Turkey has asked for the United Nations to make fresh efforts on a peace plan for the divided Mediterranean island of Cyprus.
Prime Minister Tayyip Erdogan has called on the UN to appoint a new high-level mediator from a neutral country to help revive the talks.
It follows his earlier meeting with the UN Secretary General Kofi Annan at the World Economic Forum in Switzerland.
Mr Erdogan said he wanted Mr Annan to fill in the blanks in the peace plan to reunite Cyprus.
The UN secretary general drafted the lasted Cyprus peace plan in 2002, but talks ground to a halt last March.
The Turkish prime minister said Turkey was happy to take its place back at the negotiating table.
There are about 30,000 Turkish troops in the north of Cyprus.
The first signs of a breakthrough in the deadlocked talks came before this weekend's meeting when the Turkish military said it was prepared to accept the last UN plan as a basis for negotiations.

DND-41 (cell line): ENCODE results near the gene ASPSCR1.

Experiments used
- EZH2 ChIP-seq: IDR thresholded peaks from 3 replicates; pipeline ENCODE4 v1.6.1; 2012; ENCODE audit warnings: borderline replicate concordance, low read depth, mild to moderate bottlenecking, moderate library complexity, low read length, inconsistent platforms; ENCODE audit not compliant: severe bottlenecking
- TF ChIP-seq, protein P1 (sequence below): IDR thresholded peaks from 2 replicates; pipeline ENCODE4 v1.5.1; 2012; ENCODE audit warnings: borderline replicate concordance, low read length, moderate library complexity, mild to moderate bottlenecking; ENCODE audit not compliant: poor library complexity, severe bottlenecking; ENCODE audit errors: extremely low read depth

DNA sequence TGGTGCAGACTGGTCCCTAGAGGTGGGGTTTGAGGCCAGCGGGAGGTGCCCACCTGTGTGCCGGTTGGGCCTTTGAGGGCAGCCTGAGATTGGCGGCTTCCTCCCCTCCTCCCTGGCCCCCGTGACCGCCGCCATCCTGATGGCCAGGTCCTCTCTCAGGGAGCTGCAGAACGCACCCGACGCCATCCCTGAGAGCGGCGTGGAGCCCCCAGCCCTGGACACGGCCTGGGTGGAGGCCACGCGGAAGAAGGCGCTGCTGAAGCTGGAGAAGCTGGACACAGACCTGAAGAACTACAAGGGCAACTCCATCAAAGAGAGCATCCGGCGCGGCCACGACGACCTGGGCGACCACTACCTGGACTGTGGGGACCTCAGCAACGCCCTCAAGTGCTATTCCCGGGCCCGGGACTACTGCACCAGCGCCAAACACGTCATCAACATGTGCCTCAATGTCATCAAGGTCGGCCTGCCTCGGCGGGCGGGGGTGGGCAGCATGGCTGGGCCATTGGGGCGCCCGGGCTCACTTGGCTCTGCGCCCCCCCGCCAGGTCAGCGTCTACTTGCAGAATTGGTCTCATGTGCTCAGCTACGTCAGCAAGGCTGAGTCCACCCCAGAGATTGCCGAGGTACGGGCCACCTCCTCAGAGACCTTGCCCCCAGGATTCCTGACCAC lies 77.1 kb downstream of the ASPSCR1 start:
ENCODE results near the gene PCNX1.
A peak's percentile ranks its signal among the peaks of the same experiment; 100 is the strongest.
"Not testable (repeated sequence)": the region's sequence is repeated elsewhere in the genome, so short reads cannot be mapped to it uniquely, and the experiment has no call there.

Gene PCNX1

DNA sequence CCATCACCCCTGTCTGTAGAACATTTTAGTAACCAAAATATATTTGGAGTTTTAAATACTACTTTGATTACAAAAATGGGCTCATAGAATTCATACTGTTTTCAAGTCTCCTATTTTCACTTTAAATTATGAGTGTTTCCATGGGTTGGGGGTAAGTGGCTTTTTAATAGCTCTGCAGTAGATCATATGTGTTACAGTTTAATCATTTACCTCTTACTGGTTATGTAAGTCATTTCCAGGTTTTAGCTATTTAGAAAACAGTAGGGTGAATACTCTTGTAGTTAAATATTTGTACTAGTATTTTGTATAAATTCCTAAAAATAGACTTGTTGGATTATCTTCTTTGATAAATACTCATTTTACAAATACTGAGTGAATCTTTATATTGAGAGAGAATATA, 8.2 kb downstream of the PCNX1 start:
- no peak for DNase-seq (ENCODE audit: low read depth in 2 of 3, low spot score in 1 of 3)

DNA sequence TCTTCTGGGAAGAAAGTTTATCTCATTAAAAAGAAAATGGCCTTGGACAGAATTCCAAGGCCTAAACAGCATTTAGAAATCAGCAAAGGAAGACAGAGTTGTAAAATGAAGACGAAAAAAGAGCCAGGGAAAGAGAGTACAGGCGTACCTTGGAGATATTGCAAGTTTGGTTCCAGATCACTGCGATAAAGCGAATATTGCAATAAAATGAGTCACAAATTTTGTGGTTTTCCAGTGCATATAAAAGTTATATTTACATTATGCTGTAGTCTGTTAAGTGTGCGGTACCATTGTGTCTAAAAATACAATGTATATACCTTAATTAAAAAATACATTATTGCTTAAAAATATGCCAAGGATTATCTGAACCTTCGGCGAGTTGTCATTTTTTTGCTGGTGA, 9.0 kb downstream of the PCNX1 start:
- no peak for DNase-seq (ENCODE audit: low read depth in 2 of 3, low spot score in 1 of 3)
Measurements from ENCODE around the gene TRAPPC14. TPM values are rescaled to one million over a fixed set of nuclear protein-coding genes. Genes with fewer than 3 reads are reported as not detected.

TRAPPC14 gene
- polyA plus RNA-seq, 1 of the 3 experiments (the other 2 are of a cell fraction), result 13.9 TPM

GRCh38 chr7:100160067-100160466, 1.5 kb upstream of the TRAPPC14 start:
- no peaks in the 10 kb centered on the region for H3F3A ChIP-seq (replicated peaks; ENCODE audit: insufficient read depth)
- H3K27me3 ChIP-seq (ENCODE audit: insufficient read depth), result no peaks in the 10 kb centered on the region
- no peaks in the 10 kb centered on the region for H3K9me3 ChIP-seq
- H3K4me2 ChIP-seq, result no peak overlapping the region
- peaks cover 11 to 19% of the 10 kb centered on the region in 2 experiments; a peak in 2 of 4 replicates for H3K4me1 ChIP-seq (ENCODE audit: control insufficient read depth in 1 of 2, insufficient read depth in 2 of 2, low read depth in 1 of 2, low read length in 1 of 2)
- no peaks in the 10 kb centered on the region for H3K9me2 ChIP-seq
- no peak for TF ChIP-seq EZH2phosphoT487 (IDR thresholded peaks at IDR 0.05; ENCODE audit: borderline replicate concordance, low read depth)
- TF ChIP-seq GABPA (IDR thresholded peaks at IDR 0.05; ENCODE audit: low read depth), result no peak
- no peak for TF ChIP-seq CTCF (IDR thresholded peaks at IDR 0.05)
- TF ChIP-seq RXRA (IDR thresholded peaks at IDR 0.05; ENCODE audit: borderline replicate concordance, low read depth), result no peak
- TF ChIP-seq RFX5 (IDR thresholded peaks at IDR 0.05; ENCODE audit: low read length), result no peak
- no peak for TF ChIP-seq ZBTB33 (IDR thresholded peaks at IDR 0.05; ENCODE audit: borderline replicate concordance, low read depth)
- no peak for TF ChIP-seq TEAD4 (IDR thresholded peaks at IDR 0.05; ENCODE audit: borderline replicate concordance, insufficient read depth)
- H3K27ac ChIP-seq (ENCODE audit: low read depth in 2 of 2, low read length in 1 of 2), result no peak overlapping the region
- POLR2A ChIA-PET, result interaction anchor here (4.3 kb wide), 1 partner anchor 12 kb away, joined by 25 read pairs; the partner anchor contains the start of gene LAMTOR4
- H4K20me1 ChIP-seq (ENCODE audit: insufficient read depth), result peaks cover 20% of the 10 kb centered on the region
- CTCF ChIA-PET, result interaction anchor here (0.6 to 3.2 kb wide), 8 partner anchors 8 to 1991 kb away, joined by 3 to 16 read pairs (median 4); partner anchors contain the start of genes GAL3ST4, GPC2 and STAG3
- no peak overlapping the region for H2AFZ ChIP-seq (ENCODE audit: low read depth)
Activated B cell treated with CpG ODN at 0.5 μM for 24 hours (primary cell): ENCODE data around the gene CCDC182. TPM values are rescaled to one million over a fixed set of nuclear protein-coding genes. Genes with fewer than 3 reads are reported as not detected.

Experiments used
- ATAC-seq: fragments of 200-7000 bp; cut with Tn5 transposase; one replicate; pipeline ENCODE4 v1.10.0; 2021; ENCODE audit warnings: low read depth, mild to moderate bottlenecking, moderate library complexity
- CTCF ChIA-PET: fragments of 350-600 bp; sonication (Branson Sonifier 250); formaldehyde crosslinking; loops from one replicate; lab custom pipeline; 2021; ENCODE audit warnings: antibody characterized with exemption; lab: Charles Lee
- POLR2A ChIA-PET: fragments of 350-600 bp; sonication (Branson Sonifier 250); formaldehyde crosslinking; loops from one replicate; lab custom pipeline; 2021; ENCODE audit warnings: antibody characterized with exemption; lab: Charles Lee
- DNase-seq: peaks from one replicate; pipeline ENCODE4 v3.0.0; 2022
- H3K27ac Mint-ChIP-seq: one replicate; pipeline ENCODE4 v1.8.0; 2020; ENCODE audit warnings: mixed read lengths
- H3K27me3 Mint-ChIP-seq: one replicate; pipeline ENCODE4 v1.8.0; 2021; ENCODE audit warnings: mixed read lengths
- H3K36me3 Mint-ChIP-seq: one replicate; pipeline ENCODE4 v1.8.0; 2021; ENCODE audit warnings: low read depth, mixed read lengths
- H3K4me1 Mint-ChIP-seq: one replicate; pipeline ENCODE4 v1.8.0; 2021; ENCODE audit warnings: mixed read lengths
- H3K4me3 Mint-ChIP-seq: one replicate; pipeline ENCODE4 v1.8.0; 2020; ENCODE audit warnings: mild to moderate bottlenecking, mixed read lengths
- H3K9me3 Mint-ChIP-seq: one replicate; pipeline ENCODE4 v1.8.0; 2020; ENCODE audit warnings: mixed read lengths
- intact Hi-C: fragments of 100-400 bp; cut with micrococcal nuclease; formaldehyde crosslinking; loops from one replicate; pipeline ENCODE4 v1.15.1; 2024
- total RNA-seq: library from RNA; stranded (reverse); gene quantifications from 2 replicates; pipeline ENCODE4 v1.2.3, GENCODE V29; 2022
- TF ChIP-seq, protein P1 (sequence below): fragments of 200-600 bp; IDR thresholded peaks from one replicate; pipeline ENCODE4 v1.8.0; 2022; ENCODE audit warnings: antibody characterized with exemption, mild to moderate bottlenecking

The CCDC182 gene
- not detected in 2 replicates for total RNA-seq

Remaining to be resolved are differences over the return of 180,000 Greek Cypriot refugees to the north of the island.
There is also division over how many Greek and Turkish troops will remain after Cyprus has been reunited.
Cyprus is joining the European Union on 1 May this year, but membership will in effect apply only in the south if reunification has not happened.